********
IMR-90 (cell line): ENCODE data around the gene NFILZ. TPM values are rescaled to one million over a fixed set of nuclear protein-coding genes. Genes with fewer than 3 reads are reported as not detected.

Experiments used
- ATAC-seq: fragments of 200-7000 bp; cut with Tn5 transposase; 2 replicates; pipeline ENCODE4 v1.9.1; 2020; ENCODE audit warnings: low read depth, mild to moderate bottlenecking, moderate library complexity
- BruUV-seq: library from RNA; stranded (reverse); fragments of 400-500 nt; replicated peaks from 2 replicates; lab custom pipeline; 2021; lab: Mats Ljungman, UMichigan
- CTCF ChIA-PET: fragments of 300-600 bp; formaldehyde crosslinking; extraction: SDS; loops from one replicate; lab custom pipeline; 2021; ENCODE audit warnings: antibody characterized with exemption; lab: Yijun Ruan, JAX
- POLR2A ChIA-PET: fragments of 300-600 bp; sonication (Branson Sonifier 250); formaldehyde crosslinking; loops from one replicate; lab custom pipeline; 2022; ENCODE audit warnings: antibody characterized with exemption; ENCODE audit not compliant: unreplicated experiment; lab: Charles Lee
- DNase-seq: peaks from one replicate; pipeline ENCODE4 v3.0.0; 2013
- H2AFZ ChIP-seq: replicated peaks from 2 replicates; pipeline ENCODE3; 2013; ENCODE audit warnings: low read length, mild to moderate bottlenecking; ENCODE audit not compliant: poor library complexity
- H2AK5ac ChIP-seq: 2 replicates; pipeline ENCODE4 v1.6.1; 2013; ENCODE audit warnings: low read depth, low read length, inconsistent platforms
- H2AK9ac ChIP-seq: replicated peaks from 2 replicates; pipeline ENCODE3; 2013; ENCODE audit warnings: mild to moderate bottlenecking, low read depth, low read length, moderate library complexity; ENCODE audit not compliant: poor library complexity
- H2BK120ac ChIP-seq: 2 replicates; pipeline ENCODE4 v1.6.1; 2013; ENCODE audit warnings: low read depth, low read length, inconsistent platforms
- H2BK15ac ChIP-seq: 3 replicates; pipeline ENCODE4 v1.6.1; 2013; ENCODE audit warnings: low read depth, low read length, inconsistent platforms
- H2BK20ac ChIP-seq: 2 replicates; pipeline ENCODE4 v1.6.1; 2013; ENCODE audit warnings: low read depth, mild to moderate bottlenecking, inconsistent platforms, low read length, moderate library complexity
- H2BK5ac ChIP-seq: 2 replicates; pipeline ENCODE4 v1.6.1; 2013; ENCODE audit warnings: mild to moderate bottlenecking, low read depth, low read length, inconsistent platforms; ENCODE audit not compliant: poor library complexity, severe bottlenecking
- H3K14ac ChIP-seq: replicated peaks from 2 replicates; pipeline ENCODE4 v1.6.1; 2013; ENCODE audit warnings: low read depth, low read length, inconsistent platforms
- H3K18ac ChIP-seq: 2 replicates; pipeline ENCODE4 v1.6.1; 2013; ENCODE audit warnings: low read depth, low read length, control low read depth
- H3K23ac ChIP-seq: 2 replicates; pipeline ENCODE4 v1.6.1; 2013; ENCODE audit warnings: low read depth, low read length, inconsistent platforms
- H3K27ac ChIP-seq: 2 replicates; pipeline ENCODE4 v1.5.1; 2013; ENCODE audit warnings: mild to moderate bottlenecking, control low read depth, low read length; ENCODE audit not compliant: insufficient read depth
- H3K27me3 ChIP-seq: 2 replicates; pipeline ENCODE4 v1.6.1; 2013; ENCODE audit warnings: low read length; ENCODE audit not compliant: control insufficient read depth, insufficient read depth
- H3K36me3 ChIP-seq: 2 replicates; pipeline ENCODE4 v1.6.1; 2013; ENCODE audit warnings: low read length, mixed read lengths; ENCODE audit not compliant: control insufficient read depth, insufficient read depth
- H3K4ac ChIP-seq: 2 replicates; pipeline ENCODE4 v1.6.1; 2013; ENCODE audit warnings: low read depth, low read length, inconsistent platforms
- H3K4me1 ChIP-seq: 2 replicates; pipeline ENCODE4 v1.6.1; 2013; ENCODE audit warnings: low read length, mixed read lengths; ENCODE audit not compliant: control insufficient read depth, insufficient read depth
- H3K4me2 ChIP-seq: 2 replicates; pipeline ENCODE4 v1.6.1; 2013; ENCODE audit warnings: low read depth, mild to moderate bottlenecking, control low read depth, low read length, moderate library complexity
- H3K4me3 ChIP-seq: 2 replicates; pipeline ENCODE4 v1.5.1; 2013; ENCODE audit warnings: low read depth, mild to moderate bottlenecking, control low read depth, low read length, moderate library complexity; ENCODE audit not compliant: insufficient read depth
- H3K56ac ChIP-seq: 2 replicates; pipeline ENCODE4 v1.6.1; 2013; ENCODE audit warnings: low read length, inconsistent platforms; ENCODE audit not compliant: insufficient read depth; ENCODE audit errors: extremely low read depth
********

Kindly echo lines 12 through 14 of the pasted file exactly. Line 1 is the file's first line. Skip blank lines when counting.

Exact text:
- H2BK15ac ChIP-seq: 3 replicates; pipeline ENCODE4 v1.6.1; 2013; ENCODE audit warnings: low read depth, low read length, inconsistent platforms
- H2BK20ac ChIP-seq: 2 replicates; pipeline ENCODE4 v1.6.1; 2013; ENCODE audit warnings: low read depth, mild to moderate bottlenecking, inconsistent platforms, low read length, moderate library complexity
- H2BK5ac ChIP-seq: 2 replicates; pipeline ENCODE4 v1.6.1; 2013; ENCODE audit warnings: mild to moderate bottlenecking, low read depth, low read length, inconsistent platforms; ENCODE audit not compliant: poor library complexity, severe bottlenecking